Many business owners believe that they aren’t in risk of being attacked by a hacker. A hacker doesn’t care whether your company has 10 employees or 1000, he will still try to hack your system.
From the release of the first 802.11 wireless networking protocol, WiFi networks have grown in popularity to become the main connectivity solution for many users worldwide, with 800 million new devices being manufactured every year. Early WiFi networks has been proved to be highly insecure, facilitating the cracking of access keys within a matter of hours or even minutes. Later implementations have stood the test of time and today the ability to configure a secure WiFi environment is within the grasp of any organisation.
As with many encryption technologies, however, the default configuration is often not secure, and can introduce technical vulnerabilities that sometimes are not widely documented.
Scorpiones’s WiFi security assessments provide a cost-effective way to measure the security of your WiFi network(s) against best practice, and make real-world recommendations for identified issues.
What is our team testing? The following is a general overview of the type of common WiFi vulnerabilities that we test for during a penetration test, and should not be considered exhaustive.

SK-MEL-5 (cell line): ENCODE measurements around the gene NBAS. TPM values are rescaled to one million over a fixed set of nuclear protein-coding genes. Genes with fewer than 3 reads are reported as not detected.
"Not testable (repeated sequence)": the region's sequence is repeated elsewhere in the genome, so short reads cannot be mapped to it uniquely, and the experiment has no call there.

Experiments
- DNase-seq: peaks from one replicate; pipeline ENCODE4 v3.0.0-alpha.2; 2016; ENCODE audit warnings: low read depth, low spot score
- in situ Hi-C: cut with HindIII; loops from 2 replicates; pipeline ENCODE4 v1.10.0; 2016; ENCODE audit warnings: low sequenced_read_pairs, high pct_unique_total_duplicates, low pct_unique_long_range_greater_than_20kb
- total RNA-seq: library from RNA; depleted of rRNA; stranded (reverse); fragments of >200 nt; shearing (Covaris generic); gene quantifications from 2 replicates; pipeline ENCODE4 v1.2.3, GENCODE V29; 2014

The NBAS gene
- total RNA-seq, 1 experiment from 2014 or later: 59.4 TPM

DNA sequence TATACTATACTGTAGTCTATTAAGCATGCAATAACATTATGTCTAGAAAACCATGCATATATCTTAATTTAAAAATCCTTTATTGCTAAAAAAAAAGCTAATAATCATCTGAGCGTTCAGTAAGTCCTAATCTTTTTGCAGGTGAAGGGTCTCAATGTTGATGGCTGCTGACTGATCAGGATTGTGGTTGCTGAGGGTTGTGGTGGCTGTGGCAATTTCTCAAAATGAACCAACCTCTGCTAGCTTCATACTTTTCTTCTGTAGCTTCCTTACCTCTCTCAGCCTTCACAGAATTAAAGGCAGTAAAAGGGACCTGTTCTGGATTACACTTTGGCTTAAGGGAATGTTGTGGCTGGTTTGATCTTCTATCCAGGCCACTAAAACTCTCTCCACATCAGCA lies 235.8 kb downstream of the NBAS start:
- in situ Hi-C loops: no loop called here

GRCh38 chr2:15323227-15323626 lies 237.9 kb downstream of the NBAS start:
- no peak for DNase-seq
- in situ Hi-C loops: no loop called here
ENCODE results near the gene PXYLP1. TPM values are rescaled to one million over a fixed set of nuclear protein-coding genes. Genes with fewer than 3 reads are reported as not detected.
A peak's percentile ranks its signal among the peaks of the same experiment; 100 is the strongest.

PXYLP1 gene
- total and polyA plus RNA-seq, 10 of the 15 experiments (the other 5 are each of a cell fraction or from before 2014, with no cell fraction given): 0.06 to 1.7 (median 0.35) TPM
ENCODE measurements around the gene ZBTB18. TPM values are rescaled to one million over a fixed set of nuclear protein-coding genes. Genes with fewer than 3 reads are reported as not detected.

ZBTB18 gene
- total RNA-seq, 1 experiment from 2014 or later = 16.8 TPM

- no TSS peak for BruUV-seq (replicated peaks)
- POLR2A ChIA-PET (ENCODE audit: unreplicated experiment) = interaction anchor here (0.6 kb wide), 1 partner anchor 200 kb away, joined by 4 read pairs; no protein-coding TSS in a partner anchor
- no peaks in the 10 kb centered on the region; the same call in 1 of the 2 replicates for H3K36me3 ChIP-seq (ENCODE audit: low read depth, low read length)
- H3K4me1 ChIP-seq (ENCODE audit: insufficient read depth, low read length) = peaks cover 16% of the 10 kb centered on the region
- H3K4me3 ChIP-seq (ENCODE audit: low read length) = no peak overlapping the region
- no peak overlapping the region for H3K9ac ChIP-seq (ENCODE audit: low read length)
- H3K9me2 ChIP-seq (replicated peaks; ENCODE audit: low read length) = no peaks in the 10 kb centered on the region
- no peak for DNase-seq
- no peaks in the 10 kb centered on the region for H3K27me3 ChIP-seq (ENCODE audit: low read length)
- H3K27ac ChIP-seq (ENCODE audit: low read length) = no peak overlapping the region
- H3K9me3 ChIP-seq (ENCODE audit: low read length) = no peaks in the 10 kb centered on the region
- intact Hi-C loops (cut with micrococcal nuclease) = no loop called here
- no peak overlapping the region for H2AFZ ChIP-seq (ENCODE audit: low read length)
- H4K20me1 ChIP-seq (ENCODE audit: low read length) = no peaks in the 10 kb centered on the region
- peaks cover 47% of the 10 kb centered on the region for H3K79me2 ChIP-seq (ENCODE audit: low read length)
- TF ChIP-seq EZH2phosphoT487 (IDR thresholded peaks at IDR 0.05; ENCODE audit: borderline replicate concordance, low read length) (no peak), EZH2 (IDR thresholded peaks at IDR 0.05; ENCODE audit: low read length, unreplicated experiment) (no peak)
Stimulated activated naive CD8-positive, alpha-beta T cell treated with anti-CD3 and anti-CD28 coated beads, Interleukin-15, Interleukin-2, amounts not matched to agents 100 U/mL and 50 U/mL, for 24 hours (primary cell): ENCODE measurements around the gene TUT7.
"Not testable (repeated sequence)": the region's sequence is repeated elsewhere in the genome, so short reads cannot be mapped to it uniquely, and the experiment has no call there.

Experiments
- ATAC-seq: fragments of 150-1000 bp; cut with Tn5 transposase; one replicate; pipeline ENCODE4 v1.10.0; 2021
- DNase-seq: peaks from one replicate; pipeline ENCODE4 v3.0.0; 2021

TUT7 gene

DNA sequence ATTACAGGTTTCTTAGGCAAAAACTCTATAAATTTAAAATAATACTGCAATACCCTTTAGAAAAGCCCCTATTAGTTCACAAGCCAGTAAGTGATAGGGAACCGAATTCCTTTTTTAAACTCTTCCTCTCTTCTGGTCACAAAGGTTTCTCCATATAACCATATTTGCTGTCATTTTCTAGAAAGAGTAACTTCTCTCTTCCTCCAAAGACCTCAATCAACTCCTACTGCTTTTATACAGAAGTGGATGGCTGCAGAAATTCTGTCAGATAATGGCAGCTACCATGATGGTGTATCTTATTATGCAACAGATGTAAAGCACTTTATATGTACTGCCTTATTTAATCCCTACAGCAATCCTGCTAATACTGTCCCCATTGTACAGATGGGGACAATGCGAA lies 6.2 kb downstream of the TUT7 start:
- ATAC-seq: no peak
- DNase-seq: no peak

Unencrypted WIFI misconfiguration Many organisations provide an unencrypted "guest" WiFi network for BYOD and corporate guest Internet access. While the majority of these types of network are considered low risk by their very nature, they can introduce a number of potential attack vectors: Endpoints themselves can potentially be attacked from another connected device.
Legacy Encryption While flaws in older encryption technologies such as WEP (Wire Equivalency Protocol) are well understood, some legacy hardware devices such as barcode scanners do not support newer, more secure alternatives. The use of legacy encryption protocols, sometimes with additional compensatory controls masking the issue, is necessary.
Weak Encryption Keys Encryption is only as effective as the encryption key used. It is often assumed that newer WPA/WPA2 PSK (Pre-shared Key) encryption algorithms are immune from attack. This is simply not the case. Without any knowledge of the encryption key, tools such as aircrack-ng can force legitimate WiFi clients to deauthenticate and reconnect to the network. By capturing the four-way reconnection handshake, a dictionary attack can be attempted, rendering weak and predictable encryption keys retrievable.
Evil Twin Attacks Evil twin attacks involve introducing a malicious access point advertising a legitimate network name in order to fool devices into connecting to it. Once connected, a number of potential attacks can be attempted.
There isn’t an "All in one" solution that fits to every network, but being proactive and keeping your network hardware and software up to date is a universal must do. Modern networks and firewalls utilize cloud technology to remain continuously updated with firmware and cyber defense updates.
Contact us now for a network evaluation and WiFi vulnerability check.